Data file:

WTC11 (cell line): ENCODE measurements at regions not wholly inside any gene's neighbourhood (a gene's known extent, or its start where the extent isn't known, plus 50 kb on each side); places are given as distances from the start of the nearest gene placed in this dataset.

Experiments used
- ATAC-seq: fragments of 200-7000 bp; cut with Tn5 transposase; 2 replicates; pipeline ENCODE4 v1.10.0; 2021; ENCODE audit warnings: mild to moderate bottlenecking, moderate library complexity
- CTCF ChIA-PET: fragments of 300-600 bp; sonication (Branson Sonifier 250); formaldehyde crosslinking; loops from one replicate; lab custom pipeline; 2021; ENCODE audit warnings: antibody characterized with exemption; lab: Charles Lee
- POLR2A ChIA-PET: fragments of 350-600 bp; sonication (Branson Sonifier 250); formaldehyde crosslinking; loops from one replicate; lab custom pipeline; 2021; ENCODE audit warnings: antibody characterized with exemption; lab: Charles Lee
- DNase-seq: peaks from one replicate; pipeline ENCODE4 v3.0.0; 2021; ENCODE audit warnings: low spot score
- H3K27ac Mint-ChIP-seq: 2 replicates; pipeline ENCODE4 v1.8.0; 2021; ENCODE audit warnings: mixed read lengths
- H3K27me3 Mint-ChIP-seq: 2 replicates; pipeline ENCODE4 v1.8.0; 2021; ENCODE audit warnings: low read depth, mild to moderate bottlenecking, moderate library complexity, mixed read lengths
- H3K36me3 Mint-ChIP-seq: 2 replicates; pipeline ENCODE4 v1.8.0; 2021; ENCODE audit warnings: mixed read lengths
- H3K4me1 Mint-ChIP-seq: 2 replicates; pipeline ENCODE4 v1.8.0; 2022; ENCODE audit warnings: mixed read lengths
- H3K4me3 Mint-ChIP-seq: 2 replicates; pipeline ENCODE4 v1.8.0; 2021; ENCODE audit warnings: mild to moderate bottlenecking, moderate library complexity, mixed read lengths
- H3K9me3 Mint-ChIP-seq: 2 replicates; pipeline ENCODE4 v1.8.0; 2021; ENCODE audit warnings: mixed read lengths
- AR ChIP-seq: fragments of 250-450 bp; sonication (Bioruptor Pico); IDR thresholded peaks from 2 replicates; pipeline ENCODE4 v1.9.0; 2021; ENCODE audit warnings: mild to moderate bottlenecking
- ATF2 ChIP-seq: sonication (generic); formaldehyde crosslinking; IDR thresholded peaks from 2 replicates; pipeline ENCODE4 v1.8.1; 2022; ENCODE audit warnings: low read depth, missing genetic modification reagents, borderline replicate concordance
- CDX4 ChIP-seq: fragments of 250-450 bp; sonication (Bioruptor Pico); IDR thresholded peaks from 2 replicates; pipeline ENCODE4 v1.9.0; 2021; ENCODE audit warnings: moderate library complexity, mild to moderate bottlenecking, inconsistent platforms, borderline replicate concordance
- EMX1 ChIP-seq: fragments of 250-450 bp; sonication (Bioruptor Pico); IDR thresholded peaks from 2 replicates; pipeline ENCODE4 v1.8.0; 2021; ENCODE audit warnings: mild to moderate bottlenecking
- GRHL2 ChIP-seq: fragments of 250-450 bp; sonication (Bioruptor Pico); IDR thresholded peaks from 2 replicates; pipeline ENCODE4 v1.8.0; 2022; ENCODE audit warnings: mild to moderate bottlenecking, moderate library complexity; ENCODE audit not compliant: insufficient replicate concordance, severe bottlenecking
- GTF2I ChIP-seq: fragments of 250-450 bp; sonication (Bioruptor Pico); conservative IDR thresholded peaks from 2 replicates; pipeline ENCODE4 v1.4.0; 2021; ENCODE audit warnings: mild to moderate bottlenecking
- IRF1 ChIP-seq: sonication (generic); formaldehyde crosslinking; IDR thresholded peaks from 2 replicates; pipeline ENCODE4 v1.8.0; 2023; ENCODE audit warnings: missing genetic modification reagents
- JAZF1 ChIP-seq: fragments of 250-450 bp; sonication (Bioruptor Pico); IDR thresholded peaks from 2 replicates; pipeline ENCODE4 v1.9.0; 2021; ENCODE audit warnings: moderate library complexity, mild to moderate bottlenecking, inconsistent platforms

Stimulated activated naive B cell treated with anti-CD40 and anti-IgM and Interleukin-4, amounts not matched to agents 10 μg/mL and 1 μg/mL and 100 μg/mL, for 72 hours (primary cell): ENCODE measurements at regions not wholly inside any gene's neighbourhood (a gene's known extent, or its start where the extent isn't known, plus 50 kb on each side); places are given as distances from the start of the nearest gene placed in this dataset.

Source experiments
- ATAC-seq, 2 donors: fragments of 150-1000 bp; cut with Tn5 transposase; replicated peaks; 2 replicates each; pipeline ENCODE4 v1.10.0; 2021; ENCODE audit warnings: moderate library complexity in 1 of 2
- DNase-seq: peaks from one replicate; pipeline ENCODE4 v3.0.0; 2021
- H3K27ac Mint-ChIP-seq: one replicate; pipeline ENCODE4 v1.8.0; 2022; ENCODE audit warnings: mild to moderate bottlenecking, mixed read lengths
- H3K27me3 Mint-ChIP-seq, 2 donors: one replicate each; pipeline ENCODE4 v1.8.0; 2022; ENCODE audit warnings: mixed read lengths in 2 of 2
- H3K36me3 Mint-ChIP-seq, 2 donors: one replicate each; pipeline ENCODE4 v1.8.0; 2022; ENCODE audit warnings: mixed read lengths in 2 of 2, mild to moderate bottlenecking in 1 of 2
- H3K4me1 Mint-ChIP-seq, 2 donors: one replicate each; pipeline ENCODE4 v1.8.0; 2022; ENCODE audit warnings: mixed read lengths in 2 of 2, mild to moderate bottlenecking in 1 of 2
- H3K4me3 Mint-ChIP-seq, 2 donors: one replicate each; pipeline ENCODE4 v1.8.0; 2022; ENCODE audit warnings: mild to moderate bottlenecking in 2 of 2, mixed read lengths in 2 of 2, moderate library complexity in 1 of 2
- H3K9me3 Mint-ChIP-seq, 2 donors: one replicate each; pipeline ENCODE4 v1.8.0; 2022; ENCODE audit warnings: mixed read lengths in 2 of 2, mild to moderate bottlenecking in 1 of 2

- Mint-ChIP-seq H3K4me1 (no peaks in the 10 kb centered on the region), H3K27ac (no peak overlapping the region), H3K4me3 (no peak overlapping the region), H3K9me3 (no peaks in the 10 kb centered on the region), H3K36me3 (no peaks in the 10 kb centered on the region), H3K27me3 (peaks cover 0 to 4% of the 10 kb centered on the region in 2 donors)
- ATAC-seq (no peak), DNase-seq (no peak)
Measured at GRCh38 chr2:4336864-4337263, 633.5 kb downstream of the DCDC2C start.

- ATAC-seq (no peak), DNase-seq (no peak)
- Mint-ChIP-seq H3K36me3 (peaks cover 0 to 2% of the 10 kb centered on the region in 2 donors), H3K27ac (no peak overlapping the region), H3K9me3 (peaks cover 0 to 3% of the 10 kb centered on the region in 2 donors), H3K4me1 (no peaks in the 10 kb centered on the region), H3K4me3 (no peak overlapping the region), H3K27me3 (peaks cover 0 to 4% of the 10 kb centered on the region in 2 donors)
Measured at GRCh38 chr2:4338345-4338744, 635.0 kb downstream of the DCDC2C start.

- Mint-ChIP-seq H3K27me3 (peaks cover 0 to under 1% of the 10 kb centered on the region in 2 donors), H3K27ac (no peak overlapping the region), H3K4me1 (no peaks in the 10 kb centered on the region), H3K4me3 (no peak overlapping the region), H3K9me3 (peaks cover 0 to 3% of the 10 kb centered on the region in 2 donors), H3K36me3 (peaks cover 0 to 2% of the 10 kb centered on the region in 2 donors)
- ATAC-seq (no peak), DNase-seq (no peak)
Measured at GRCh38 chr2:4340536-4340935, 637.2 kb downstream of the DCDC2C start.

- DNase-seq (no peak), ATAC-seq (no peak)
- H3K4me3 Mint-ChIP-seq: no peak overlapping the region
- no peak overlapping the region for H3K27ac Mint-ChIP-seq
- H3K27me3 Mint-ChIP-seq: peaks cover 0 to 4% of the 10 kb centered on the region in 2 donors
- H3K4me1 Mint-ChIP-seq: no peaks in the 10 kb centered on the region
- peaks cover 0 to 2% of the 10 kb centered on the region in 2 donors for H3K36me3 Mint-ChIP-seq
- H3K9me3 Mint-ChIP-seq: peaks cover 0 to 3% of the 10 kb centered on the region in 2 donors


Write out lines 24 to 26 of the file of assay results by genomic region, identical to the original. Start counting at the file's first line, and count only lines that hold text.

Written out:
- DNase-seq: peaks from one replicate; pipeline ENCODE4 v3.0.0; 2021
- H3K27ac Mint-ChIP-seq: one replicate; pipeline ENCODE4 v1.8.0; 2022; ENCODE audit warnings: mild to moderate bottlenecking, mixed read lengths
- H3K27me3 Mint-ChIP-seq, 2 donors: one replicate each; pipeline ENCODE4 v1.8.0; 2022; ENCODE audit warnings: mixed read lengths in 2 of 2